Surprisingly, physical inactivity can be more harmful to the joints than overuse. Joint activity signals for the delivery of nutrients to the joints. A lack of exercise or varied movement can weaken the muscles that support the joints, and an underused joint may become stiff, painful, dysfunctional, and prone to injury and osteoarthritis.

Joints, because of their somewhat unusual blood supply, are extremely sensitive to negative nutritional influences compared with other parts of the body. When we abuse our body with poor nutrition, we not only raise our blood pres sure and increase our risk of heart attack and stroke, but we also damage our joints. In fact, OA and degenerative bone disease of the spine could be early warning signs of heart disease in years to come.

The reason why joints have an increased susceptibility to damage from dietary folly is because of their indirect blood supply. Instead of direct oxygenation and nourishment from being bathed in blood (such as with muscles and organs), cartilage is nourished from the fluid in the joint capsule. Oxygen comes from tiny capillaries that surround the joint capsule and diffuses across the joint capsule membrane and into the joint fluid. With normal microcirculation and good nutrition, plenty of oxygen and nutrients bathe the cartilaginous surface of the joints.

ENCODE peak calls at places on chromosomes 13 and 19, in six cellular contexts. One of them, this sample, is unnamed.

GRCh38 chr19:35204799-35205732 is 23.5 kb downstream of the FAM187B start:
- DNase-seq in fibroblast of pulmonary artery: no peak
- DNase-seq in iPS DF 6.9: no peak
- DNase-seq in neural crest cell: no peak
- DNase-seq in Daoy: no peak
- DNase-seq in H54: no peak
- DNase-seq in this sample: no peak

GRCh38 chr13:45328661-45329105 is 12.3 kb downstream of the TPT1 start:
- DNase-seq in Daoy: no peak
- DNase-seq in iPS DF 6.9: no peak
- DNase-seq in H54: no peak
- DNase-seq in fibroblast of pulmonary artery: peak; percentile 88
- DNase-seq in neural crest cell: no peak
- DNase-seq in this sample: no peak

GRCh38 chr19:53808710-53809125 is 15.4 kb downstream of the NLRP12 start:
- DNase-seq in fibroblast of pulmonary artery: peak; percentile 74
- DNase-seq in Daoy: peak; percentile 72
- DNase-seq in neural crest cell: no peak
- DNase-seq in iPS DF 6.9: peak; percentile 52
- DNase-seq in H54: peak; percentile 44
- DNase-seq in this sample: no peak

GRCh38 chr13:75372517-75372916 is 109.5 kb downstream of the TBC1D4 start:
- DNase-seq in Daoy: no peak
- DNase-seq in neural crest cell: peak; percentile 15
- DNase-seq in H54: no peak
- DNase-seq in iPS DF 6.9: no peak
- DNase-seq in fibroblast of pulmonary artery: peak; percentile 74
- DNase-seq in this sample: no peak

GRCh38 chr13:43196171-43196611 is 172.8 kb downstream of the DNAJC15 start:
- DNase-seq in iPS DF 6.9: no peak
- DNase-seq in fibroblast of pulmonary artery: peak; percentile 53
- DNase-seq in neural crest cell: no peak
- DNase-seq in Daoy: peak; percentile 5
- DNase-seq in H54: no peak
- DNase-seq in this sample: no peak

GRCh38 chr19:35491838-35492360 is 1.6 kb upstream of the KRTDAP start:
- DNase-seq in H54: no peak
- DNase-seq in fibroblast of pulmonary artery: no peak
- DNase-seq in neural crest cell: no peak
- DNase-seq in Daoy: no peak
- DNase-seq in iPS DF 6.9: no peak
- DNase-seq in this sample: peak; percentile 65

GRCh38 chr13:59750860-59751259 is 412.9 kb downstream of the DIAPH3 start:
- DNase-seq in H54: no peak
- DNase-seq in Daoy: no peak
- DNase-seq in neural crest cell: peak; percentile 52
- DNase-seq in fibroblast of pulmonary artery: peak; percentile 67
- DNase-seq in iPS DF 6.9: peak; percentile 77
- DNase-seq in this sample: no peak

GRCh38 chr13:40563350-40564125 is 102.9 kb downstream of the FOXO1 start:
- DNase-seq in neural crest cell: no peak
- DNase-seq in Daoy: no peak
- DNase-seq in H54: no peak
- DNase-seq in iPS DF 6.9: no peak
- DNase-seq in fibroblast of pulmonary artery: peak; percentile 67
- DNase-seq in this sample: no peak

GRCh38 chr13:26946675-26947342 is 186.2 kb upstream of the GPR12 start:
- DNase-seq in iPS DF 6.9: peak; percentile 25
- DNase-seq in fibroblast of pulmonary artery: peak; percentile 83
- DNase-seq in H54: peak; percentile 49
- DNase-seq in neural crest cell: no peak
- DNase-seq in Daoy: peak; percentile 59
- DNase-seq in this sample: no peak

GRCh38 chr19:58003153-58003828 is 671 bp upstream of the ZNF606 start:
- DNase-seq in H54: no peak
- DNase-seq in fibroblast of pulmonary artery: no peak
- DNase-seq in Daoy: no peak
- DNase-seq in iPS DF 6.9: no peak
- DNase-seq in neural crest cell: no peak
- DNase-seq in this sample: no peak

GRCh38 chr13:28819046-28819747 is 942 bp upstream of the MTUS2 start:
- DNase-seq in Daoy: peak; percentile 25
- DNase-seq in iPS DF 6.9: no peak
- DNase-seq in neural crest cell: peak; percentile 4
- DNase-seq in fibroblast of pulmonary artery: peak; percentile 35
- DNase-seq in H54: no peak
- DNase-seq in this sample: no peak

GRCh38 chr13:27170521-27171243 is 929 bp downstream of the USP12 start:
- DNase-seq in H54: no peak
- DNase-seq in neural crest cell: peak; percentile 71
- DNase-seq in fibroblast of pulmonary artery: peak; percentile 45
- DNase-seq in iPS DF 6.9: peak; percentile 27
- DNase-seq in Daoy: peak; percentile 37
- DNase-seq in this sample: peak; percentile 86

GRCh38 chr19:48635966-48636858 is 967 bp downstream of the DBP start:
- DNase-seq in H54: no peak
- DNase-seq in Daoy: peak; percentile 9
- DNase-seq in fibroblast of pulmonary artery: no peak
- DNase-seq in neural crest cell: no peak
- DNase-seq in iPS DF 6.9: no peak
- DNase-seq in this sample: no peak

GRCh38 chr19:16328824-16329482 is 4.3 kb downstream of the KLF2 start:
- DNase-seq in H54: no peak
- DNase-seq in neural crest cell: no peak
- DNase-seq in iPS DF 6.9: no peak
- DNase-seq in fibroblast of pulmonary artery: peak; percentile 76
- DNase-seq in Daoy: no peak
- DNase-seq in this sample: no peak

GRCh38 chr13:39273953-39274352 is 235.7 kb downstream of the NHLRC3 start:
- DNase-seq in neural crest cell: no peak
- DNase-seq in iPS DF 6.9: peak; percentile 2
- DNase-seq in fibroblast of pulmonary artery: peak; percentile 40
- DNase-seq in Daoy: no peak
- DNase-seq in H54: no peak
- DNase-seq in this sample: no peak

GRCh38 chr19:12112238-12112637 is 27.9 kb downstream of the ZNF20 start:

This intricate and fragile system can be vulnerable to nutritional stresses. The nourishment to the cartilaginous surface of the joint can be curtailed even by the smallest impediment to normal blood flow. When atherosclerosis is present, the delivery system can be easily disrupted by as simple a thing as eating a high-fat meal. Even the earlier stages of atherosclerosis can impede oxygen delivery to the joint, revealing itself in joint problems that occur decades before the heart problem is diagnosed.